Fostering Inclusivity for Neurodivergent Community Members and Colleagues

There are many different categories of diversity and, as community practitioners, continuously learning about them and questioning our assumptions will only help us build more inclusive communities. In this episode of Community Signal, we’re joined by Wesley Faulkner, a DevRel advocate at Daily, who also advocates for neurodiversity.

Wesley and Patrick discuss several ways in which we can build for inclusivity within our products, communities, and teams, all through the lens of specific real-world situations. For example, if we approached writing job descriptions with inclusivity, would terms like “rock star” and “extrovert” still make their way into job descriptions? How can career tracks that account for the different skills and ambitions of the community managers on our teams create more inclusive games, communities, and more? As Wesley says in this conversation, “constraints makes things better. Some people think that if you do accessibility, that you’re restricting the creativity of the medium, but … when you make [things accessible from] the beginning, it actually can make things better for everyone.”

Take the example that Wesley shares about sidewalks. When sidewalks were redesigned to include ramps for people that use wheelchairs, this also made it “easier for people who are running and jogging on the sidewalk, people who had strollers, [and] for little kids so they would trip less.” How can designing your community with inclusion in mind aid your community members and colleagues?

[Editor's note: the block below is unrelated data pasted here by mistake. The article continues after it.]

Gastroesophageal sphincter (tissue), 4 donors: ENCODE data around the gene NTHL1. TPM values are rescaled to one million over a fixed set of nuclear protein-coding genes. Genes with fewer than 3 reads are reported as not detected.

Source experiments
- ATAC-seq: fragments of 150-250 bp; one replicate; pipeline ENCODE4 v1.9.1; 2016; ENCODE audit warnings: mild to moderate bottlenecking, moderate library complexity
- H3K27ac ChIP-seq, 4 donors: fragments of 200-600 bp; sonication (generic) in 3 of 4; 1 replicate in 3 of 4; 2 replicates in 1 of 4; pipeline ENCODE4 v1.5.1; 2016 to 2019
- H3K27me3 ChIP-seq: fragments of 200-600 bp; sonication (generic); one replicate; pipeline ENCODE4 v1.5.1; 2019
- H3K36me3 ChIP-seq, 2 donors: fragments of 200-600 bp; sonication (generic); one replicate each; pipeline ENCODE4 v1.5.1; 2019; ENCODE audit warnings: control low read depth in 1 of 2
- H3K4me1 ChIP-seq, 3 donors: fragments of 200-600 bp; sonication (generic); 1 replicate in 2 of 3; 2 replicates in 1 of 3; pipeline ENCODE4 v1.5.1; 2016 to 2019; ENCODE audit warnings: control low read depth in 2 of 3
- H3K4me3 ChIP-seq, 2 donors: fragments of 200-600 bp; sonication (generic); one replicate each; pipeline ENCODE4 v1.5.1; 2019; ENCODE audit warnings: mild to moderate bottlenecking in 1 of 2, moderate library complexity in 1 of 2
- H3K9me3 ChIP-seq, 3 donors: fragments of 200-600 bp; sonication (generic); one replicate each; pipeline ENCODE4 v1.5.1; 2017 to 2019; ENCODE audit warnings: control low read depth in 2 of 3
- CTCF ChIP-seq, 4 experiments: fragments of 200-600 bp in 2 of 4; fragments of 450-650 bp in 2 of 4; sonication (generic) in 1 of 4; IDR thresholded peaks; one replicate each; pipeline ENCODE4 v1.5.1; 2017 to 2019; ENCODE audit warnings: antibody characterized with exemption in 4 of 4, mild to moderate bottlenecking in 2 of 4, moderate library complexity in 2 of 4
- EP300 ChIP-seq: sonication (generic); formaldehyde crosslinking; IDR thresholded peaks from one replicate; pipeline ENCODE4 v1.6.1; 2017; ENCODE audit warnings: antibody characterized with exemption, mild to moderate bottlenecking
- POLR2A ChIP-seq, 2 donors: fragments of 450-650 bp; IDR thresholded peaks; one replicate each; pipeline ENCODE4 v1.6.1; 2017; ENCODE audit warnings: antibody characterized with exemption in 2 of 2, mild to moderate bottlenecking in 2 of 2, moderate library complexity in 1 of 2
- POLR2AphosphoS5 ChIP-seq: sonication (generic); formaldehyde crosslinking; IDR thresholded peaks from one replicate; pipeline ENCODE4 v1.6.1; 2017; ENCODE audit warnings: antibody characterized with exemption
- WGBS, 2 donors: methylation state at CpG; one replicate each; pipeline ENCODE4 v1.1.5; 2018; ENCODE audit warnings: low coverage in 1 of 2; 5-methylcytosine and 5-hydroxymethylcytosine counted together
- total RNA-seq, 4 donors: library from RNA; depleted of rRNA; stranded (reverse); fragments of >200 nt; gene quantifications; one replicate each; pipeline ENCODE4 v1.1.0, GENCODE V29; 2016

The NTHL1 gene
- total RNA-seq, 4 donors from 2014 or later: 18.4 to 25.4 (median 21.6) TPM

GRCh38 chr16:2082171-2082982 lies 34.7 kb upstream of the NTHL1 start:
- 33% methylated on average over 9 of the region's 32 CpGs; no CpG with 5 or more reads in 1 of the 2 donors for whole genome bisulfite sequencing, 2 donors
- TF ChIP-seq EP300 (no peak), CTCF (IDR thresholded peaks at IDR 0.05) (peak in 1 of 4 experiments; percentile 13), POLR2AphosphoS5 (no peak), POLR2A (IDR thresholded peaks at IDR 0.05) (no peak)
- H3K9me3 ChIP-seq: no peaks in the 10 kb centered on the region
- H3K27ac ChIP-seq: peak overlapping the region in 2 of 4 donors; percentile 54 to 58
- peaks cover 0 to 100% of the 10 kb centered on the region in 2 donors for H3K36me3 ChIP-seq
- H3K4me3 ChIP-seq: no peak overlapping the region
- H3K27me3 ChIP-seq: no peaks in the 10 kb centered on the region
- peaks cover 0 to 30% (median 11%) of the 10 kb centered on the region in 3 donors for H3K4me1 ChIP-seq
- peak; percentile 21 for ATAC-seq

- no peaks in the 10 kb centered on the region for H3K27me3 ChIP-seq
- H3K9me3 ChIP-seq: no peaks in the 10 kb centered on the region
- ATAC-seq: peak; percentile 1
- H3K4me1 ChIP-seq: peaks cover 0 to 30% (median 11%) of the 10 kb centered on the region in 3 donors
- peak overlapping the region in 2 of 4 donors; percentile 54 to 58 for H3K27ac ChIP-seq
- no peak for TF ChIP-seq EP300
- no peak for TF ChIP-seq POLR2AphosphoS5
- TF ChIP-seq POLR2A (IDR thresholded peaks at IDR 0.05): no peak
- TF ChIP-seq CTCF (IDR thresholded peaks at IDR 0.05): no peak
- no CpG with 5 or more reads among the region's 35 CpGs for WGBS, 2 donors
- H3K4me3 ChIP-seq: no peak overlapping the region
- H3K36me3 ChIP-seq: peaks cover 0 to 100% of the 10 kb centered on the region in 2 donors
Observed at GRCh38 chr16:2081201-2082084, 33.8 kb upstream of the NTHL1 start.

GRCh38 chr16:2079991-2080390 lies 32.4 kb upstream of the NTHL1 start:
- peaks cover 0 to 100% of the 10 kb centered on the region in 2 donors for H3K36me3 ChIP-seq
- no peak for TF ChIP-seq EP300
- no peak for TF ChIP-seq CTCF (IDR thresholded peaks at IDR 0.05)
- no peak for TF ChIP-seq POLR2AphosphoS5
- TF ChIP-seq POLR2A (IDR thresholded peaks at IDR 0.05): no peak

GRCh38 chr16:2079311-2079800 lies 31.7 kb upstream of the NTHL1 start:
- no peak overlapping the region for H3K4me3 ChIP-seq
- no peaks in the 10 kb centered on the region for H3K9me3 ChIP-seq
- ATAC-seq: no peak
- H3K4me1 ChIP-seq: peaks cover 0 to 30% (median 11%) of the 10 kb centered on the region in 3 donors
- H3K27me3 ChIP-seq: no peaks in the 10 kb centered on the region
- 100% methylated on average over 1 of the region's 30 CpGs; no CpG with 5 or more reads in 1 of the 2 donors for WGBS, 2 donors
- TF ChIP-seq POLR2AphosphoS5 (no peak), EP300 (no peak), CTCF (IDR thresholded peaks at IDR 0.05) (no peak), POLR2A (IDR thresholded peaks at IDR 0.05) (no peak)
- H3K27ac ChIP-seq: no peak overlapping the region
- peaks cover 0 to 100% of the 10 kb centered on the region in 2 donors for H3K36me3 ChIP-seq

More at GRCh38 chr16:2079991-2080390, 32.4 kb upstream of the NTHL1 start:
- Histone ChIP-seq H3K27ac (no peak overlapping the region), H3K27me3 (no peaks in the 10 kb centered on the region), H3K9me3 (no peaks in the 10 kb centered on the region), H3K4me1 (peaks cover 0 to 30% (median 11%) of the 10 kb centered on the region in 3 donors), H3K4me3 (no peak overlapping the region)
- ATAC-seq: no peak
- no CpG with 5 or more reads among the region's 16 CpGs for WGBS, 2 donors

Patrick and Wesley discuss:

  • Designing for neurodiverse communities
  • Coaching your community members to be positive contributors
  • Managing community managers with different skills and ambitions

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Big Quotes

Designing your community with accessibility for neurodivergent members in mind (08:27): “In terms of tools [to accommodate neurodivergent people], one easy trick I learned is that if you can navigate the community just with your keyboard, you’re hitting a good 80% to 90% of … use cases in terms of accessibility.” –@wesley83

Accessible communities make for more inclusive communities (12:16): “Constraints makes things better. Some people think that if you do accessibility, that you’re restricting the creativity of the medium, but constraints actually can make things so much more elegant. When you make [things accessible from] the beginning, it actually can make things better for everyone.” –@wesley83

Make the implicit of your community explicit (21:09): “Is this person helping the community or hurting the community? If they’re hurting the community, can you define what it is that they are doing that hurts the community? [Is it] written into the community guidelines?” –@wesley83

Codifying what it means to be a positive community contributor (24:02): “Moderation is education. You’re telling people how to be the best member they can be in the community. If you’re going to do that, then you have to codify what that is.” –@patrickokeefe

About Wesley Faulkner

Wesley Faulkner is a developer advocate for Daily, a 1-click video chat API. He’s previously spent time in developer advocacy or community at IBM, Atlassian, and LiveWorld. Wesley is also the co-host of the Community Pulse podcast, and an advocate for neurodiversity.

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Transcript

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